“In the Q1 2015 report, we’ve analyzed thousands of distributed denial of service (DDoS) attacks observed across the PLXrouted network as well as nearly millions of web application attack triggers across the Akamai Edge network. By bringing in the web application attack data, along with in-depth reports from all of our security research teams, we’re able to provide a more holistic view of the Internet and the attacks that occur on a daily basis,” said John Summers, vice president, Cloud Security Business Unit, Akamai. “This is our biggest and best security report yet. This report provides an in-depth look at DDoS attacks, and sets a baseline for web application attack triggers, so we will be able to report on attack trends for both the network and application layers in our future reports.”
DDoS attack activity soars
Q1 2015 set a record for the number of DDoS attacks observed across the PLXrouted network – more than double the number recorded in Q1 2014 – and a jump of more than 35 percent compared to last quarter. However, the attack profile has changed. Last year, high bandwidth and short duration attacks were the norm. But in Q1 2015, the typical DDoS attack was less than 10 gigabits per second (Gbps) and endured for more than 24 hours. There were eight mega-attacks in Q1, each exceeding 100 Gbps. While that was one fewer mega-attack than in Q4 2014, such large attacks were rarely seen a year ago. The largest DDoS attack observed in Q1 2015 peaked at 170 Gbps.
During the past year, DDoS attack vectors have also shifted. This quarter, Simple Service Discovery Protocol (SSDP) attacks accounted for more than 20 percent of the attack vectors, while SSDP attacks were not observed at all in Q1 or Q2 2014. SSDP comes enabled by default on millions of home and office devices—including routers, media servers, web cams, smart TVs and printers—to allow them to discover each other on a network, establish communication and coordinate activities. If left unsecured and/or misconfigured, these home-based, Internet-connected devices can be harnessed for use as reflectors.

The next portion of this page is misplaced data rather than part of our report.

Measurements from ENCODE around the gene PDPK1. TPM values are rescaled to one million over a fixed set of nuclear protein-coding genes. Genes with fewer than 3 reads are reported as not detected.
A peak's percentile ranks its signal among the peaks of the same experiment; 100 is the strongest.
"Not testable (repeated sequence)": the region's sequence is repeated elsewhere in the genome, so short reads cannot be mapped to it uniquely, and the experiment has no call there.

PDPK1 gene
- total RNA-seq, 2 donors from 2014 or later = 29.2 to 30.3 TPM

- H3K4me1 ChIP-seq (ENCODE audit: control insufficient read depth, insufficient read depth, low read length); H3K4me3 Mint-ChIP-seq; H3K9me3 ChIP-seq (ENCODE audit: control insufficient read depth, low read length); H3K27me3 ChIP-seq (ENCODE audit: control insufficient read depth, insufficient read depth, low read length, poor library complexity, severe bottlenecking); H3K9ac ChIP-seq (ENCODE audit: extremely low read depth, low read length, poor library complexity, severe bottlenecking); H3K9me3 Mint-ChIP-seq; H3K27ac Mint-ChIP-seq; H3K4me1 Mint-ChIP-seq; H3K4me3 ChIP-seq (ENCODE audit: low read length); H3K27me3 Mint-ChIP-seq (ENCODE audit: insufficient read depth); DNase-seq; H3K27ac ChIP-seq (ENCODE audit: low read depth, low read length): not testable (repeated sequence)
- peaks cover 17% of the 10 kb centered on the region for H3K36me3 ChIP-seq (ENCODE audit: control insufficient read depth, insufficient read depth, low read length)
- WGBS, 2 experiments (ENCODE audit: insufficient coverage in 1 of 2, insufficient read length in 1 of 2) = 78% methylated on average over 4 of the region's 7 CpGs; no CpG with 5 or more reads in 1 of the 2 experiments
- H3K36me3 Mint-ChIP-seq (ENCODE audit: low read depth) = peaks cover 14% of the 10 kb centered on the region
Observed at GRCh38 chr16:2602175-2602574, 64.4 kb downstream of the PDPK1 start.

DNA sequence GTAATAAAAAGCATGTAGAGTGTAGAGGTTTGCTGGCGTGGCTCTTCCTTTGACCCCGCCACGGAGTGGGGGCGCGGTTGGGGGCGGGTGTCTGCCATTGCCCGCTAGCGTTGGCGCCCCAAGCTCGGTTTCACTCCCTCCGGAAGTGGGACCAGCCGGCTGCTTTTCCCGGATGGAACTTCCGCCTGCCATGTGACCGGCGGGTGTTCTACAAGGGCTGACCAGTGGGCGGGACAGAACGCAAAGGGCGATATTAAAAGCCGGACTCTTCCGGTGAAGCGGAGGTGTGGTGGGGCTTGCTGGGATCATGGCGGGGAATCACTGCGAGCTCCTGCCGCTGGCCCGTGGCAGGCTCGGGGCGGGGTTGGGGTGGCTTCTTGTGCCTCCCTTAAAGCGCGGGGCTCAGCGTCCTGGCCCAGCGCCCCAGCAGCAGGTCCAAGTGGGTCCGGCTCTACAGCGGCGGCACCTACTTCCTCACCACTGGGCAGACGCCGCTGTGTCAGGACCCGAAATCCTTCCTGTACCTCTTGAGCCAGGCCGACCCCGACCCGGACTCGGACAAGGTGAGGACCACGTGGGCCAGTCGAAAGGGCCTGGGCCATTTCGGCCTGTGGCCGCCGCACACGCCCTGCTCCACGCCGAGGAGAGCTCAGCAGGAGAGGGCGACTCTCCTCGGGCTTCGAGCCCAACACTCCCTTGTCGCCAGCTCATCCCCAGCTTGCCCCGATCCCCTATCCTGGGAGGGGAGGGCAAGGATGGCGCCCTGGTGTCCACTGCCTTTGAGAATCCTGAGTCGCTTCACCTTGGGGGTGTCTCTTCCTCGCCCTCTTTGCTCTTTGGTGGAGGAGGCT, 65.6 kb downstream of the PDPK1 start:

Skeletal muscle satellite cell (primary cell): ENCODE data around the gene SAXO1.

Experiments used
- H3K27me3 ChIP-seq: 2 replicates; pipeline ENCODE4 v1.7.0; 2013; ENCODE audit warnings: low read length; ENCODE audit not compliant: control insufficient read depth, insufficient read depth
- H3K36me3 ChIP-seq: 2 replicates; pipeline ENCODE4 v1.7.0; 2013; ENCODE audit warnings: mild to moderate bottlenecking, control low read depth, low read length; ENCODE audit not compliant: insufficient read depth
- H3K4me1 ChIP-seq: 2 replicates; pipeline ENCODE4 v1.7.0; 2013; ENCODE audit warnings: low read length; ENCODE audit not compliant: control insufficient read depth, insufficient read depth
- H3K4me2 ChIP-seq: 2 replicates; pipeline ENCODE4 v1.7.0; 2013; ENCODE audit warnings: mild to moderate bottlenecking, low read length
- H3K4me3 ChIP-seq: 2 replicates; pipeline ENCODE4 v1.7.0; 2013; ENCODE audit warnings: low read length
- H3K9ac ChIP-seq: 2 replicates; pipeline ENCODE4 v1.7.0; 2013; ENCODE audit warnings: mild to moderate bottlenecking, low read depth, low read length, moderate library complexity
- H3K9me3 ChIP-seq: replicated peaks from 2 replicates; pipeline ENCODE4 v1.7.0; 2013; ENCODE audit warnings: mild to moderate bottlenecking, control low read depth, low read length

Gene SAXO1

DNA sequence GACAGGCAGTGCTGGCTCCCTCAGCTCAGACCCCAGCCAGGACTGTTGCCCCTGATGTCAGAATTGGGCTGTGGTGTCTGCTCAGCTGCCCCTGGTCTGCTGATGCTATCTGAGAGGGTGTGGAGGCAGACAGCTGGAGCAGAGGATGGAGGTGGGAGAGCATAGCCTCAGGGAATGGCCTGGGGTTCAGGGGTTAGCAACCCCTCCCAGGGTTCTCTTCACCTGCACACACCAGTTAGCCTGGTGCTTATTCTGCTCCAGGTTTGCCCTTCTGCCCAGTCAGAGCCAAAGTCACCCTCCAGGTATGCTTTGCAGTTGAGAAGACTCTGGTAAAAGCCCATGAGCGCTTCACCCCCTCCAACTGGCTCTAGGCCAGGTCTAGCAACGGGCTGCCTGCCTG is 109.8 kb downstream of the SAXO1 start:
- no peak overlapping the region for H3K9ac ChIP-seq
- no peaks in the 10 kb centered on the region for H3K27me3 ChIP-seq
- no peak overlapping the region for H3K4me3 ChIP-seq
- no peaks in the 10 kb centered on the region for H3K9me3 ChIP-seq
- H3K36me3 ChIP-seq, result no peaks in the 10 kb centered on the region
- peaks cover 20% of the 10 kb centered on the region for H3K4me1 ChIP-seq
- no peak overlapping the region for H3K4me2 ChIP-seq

During Q1 2015, the gaming sector was once again hit with more DDoS attacks than any other industry. Gaming has remained the most targeted industry since Q2 2014, consistently being targeted in 35 percent of DDoS attacks. The software and technology sector was the second most targeted industry in Q1 2015, with 25 percent of the attacks.
Compared to Q1 2014
- 116.5 percent increase in total DDoS attacks
- 59.83 percent increase in application layer (Layer 7) DDoS attacks
- 124.69 percent increase in infrastructure layer (Layer 3 & 4) DDoS attacks
- 42.8 percent increase in the average attack duration: 24.82 vs. 17.38 hours
Compared to Q4 2014
- 35.24 percent increase in total DDoS attacks
- 22.22 percent increase in application layer (Layer 7) DDoS attacks
- 36.74 percent increase in infrastructure layer (Layer 3 & 4) DDoS attacks
- 15.37 percent decrease in average attack Duration: 24.82 vs. 29.33 hours
A look at seven common web application attack vectors
For the Q1 2015 report, Akamai concentrated its analysis on seven common web application attack vectors, which accounted for 178.85 million web application attacks observed on the Akamai Edge network. These vectors included SQL injection (SQLi), local file inclusion (LFI), remote file inclusion (RFI), PHP injection (PHPi), command injection (CMDi), OGNL Java injection (JAVAi) and malicious file upload (MFU).1